What should the cost of energy crisis mean for the deployment of Solar PV?

I heard on the radio yesterday an oil and gas lobbyist saying the UK should release more licenses for extraction in the north sea to tackle the cost of the energy crisis. Surely, this is lunacy?

It certainly seems the case as I talk to renewable energy installers who are in massive demand for installation of solar PV. They are inundated with consumers wanting these little beauties on their roof.

Finally, the intelligent public has woken up to the financial viability of solar photo voltaic, but will the government also realise this is the way forward?

Extraction of oil is surely more costly than the installation of renewables and will take longer? I assume this but don’t know for sure. I imagine it’s 5-10 years before oil/gas can hit the market after an extraction license is delivered.

According to Mike Berners-Lee, we need solar on around 1.5% of Britain to provide all our energy (less the challenge of balancing the grid). Whilst around 8% of Britain is built up, it can’t be much of a challenge for the government to get more solar panels on the roofs of houses, warehouses, and other public buildings.

This could be done quickly and surely it’s got to be one of the most immediate solutions to the energy crisis. It makes me think about Elon Musk’s challenge to Australia when they had blackouts - he provided an immediate solution to a grid problem with associated solar infrastructure and said it could be done super quick.

We should be using this crisis as an opportunity.

When I search for energy suppliers for business clients through our consultancy arm, I’m shocked by prices. It’s going to cost around 52p/kWhr for daytime electricity. The case for solar is clear. The installation cost for my 5.24KW solar installation was £8,540, and it produces 4,848kWhrs a year. It’s guarantee is for 25 years giving the cost of my solar energy around 7p/kWhr (£8540/121,200kWhrs/lifetime).

For someone installing solar on their roof, who should get a better price than me (note - @omantench did better getting a similar system to mine for £6,000), there is a very strong case for installing solar energy. When paying 52p/kWhr for import, and assuming you use only half of your solar energy, a solar installation like mine will pay itself back in less than 7 years. It also makes the case better for batteries - attaching battery storage which will cost around £6,000, meaning a payback in around 7 years as well.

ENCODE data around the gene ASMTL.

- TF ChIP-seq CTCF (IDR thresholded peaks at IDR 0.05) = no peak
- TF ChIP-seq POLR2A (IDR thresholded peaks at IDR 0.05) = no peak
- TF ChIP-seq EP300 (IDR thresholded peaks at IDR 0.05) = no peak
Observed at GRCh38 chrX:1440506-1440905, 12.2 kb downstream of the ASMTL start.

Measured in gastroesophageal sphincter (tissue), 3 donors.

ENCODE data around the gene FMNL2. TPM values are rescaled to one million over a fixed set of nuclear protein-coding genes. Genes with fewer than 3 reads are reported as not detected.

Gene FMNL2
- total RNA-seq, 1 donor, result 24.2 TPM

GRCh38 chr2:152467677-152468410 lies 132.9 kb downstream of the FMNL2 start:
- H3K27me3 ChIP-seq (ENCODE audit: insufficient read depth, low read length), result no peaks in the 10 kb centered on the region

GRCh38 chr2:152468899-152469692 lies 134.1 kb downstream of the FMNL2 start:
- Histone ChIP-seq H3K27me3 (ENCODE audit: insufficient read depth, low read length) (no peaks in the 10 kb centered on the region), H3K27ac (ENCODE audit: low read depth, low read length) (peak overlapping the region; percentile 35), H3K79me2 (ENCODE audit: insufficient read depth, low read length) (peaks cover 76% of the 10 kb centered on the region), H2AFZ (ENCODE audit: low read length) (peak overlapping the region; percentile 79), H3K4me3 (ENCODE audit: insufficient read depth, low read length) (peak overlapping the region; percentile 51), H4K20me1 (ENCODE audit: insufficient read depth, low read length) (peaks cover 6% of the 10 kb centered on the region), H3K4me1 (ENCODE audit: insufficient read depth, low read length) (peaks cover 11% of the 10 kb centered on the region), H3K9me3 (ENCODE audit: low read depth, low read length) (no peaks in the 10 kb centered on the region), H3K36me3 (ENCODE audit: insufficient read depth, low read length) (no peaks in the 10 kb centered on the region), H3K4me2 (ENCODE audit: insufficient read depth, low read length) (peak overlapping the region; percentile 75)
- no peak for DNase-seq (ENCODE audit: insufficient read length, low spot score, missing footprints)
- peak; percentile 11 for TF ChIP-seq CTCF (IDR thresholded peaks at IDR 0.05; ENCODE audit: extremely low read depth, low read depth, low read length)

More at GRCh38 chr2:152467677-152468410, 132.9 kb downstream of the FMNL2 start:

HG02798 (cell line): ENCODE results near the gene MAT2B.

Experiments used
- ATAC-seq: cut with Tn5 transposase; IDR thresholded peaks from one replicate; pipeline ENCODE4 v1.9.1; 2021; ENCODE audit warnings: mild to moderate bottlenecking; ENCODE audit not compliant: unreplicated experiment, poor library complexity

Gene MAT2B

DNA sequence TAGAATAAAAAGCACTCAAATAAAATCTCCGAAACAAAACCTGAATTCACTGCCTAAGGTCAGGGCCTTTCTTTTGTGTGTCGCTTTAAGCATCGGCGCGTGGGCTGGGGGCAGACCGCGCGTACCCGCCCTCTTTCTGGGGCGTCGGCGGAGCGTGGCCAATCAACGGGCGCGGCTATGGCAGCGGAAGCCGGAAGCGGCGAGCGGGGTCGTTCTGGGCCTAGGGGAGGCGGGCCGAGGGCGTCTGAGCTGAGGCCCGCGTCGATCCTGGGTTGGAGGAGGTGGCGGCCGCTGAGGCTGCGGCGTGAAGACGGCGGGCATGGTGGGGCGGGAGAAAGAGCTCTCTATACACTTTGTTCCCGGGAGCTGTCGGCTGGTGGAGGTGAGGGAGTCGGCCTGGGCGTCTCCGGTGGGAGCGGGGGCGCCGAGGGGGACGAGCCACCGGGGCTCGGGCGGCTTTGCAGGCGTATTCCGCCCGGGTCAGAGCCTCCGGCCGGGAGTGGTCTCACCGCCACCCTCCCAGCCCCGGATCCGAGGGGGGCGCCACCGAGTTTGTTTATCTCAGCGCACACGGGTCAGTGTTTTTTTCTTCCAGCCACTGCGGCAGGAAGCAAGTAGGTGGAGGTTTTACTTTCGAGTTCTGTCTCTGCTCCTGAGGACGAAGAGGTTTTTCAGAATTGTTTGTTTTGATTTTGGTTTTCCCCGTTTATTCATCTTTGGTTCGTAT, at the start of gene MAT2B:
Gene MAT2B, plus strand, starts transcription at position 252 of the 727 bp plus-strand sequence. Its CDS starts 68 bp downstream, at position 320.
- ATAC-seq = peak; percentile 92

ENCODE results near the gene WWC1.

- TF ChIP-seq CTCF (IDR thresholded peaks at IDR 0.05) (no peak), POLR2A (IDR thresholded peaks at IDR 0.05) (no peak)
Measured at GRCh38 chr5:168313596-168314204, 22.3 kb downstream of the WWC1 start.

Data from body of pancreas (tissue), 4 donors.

This stacks up well for someone in their home wanting to reduce their energy bill. Instead of paying for the increasing cost of energy and lining the pockets of oil and gas companies, they can help the grid become renewable and line their own pockets.

And studies are showing that solar panels add value to your property - so it’s a winner even if you’re going to move!

So, what should the energy crisis mean for the installation of solar PV - it should mean accelerated deployment. We know that when deployed at scale solar PV should cost around 3p/kWhr, cheaper than coal and much cheaper than gas.

So shouldn’t we just get on with it?

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I for one am trying to do so - but unavailability due to demand means long lead times. What I don’t understand is that the energy generators charge the same whether the source of a kWh is solar, gas, nuclear, wind or other. They must be making a killing on at least 2 of those. It seems to me that the current gas prices should be a strong impetus on the energy generators to go for renewables as well. And, the market needs to decouple the different sources to some extent to encourage use of renewables now they’re cheaper.

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Two years ago as we came out of lockdown I said Government needed to ramp up solar installations with grants, low rate loans and installation training……as usual nothing happened. It’s just too late to do much now so we are in for six months of misery and high prices. I have solar and 5Kw of storage but really need 10kw but can’t afford the extra batteries without a very low interest loan. We will need Nuclear, gas and oil for some years to come. The electric car revolution is only just taking off. Government wont want to upset their friends in big oil so little or nothing will happen. Changing Prime Ministers is like changing deck chairs on the Titanic, we are still going to sink

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On energy price - prices match the cost of energy traded - which goes to the highest bidder. At the moment energy companies are bidding higher for energy as gas prices are so high. Good Energy wrote a pretty good article about it here.

It’s the generators that are making great money in this market or the middlemen trading energy. The problem with decoupling is that we all consume from the grid. I agree in principle though - those energy providers who are 100% renewable should have purchased their renewable energy for the long run and customers should benefit.

I good way to go in this market is to make an investment in Ripple Energy - you get energy at the cost of production, which over 20 years works out at 3p/kWhr. So you invest £1,700 and get big reductions on your energy bill for the energy you’ve generated. I’ve just paid £25 to reserve my place in their next wind turbine.

That’s a bit pessimistic Steven but get your point - they are likely to not move the dial. Thank goodness for a democratic system, increasing awareness of the link between cost of living and the climate crisis, and other political parties.